• Office of Management and Budget Halts Worker Pay Data Reporting Requirement: The Trump Administration halted an Obama Administration rule that would have required businesses with 100 employees to report worker pay data by gender, race and ethnic groups scheduled to go into effect early next year (Los Angeles Times).



  • New SEC Chair Gets New Demands for Political Contribution Disclosures: A continuing soap opera for the past several years has been whether the Securities and Exchange Commission will craft a rule on corporate political donations (Compliance Week).



  • Trump Infrastructure Package Could be Stretched Too Thin: The White House has promised a broad-ranging plan that covers areas beyond traditional infrastructure items like roads and bridges, pulling in broadband, energy and veterans hospital goals. Even some universities are pushing to have research labs included in the rebuilding effort.  But with an increasing number of interests fighting for a slice of the pie, some local transportation agencies are questioning whether Trump’s rebuilding proposal will be enough to truly improve the poor condition of much of the nation’s infrastructure (The Hill).



  • The Cybersecurity Regulatory Crackdown: Many of the biggest cyberattacks we’ve seen to date were largely preventable. As a result, new regulations are emerging that are forcing organizations to get their proverbial houses in order. These regulations feature a new characteristic: They're hitting companies where it hurts, with steep penalties for those that don’t comply (Forbes).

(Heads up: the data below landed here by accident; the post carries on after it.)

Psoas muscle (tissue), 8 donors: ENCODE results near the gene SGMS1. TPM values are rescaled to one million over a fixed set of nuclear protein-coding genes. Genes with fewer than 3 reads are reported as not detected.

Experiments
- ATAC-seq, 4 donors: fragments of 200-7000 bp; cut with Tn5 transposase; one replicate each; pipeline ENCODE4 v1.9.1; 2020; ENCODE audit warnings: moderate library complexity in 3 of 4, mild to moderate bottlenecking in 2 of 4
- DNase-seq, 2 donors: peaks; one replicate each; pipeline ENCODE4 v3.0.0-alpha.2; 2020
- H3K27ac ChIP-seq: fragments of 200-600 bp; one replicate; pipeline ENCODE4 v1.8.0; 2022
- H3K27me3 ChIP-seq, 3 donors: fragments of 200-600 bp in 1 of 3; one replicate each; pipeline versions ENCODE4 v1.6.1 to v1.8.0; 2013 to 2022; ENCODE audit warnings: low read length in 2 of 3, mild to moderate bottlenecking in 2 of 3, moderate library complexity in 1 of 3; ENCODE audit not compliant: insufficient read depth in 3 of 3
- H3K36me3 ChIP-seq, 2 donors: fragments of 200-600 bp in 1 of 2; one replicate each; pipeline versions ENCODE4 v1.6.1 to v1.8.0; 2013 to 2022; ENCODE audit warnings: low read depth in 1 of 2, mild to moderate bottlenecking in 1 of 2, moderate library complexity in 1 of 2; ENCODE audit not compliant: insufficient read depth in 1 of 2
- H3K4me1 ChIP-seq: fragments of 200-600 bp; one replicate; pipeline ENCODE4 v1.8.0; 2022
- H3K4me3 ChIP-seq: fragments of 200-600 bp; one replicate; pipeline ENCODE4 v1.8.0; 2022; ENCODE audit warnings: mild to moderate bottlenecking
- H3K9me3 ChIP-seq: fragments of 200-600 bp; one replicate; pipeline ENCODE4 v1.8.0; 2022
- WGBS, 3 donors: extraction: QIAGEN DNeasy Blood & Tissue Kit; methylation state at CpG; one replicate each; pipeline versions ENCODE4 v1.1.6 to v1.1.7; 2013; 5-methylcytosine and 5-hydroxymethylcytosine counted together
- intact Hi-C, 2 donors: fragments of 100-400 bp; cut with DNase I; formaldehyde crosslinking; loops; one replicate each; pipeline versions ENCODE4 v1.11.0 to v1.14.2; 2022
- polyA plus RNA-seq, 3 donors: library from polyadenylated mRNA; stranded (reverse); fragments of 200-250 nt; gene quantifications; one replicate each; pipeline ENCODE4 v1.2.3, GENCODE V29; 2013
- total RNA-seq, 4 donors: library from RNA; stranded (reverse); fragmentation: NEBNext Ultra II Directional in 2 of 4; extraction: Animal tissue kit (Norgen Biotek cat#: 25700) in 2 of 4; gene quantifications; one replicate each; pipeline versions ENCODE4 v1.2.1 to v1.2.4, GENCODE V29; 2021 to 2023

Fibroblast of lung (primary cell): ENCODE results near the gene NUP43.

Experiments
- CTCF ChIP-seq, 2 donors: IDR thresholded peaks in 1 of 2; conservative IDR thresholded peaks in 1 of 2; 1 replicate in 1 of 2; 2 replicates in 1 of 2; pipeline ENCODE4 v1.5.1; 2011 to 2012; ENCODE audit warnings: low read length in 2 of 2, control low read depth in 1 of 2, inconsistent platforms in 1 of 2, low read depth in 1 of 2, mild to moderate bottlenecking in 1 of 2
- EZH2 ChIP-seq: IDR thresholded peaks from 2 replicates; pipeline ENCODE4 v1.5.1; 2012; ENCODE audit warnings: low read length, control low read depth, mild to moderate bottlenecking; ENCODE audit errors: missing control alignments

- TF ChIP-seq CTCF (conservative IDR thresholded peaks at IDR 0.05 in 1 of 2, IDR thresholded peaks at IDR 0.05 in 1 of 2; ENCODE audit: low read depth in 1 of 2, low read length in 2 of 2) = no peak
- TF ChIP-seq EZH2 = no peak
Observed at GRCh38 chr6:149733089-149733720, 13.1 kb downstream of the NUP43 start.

White House

  • Trump Pitches Tax Reform to ‘Bring Back Main Street’: President Trump on Wednesday delivered his opening pitch on tax reform, framing the effort in populist terms saying Republican plans to overhaul the tax code would be a boon for lower and middle-class Americans (CNN).
  • Trump Surveys ‘Epic’ Damage as Texas Braces for Long Recovery: With Texas still being lashed by rain and rescues still underway, President Donald Trump vowed that the government’s response to Hurricane Harvey would serve as a model for disaster recovery (Bloomberg).
  • Trump Pardons Former Sheriff Joe Arpaio: Democrats and civil rights groups blasted Trump's decision to pardon Arpaio, arguing that while Trump was within his rights to pardon the former sheriff the move was unjustified (Hill).

DISCLAIMER: Because of the generality of this update, the information provided herein may not be applicable in all situations and should not be acted upon without specific legal advice based on particular situations.